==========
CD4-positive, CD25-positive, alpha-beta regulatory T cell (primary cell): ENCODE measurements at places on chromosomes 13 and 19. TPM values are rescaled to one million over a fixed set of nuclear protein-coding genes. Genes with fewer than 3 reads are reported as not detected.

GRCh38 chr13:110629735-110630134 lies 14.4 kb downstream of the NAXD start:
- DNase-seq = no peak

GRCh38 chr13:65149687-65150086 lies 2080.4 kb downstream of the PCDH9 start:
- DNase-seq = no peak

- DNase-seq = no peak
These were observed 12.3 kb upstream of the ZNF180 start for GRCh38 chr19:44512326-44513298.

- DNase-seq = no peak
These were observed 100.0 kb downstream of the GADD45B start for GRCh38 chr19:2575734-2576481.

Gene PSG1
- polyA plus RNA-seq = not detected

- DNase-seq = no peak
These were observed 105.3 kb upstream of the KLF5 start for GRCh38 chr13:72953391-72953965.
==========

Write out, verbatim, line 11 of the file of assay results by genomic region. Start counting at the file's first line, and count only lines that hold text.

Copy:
- polyA plus RNA-seq = not detected